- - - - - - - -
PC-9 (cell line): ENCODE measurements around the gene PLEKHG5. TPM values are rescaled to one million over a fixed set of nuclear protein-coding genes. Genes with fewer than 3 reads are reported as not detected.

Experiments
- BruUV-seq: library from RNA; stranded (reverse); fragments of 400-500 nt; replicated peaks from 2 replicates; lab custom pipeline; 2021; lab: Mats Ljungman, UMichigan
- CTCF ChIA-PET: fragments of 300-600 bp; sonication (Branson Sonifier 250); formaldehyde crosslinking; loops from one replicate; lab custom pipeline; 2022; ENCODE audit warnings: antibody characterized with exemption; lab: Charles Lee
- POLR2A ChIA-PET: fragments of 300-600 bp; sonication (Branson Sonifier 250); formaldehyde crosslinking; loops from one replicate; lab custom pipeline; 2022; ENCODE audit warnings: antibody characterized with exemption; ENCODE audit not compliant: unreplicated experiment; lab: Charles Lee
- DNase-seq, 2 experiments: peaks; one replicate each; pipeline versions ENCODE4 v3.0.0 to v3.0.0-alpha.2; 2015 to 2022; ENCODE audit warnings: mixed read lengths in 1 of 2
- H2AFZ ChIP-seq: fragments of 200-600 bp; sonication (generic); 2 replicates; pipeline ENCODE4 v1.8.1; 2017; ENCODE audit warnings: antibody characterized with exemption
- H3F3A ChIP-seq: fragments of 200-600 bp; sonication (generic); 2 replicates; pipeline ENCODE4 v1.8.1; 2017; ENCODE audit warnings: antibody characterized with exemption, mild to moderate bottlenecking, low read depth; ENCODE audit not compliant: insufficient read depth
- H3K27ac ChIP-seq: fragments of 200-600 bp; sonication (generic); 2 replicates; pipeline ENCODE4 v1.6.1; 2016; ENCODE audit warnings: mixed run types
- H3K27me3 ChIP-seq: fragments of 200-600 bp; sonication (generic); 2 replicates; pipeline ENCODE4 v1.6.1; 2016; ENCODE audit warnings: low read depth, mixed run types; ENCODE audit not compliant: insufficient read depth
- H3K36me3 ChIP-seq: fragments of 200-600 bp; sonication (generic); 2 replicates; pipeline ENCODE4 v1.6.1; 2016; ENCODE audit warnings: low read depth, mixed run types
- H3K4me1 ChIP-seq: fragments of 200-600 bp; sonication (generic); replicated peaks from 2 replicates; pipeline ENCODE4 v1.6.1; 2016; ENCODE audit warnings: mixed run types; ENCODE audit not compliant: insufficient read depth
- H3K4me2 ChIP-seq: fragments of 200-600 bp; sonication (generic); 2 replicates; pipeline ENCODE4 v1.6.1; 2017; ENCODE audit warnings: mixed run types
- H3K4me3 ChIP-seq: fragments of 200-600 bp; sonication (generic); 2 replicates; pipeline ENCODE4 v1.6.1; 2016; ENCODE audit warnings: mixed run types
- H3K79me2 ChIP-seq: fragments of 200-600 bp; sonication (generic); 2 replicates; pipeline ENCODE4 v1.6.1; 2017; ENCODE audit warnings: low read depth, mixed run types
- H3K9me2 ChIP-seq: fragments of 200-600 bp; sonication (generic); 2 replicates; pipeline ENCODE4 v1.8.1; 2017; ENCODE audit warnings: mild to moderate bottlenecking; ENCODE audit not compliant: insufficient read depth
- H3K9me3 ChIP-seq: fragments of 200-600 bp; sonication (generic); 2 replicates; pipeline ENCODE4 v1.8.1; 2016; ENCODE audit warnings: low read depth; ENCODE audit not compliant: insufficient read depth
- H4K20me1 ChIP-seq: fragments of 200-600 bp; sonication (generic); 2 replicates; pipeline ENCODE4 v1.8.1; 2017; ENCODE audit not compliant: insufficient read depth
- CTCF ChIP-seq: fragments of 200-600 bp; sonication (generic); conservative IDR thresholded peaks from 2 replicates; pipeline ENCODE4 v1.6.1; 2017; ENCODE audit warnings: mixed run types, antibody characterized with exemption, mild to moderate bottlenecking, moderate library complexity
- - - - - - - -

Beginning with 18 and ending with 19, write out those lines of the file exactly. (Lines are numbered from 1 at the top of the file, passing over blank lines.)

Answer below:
- H4K20me1 ChIP-seq: fragments of 200-600 bp; sonication (generic); 2 replicates; pipeline ENCODE4 v1.8.1; 2017; ENCODE audit not compliant: insufficient read depth
- CTCF ChIP-seq: fragments of 200-600 bp; sonication (generic); conservative IDR thresholded peaks from 2 replicates; pipeline ENCODE4 v1.6.1; 2017; ENCODE audit warnings: mixed run types, antibody characterized with exemption, mild to moderate bottlenecking, moderate library complexity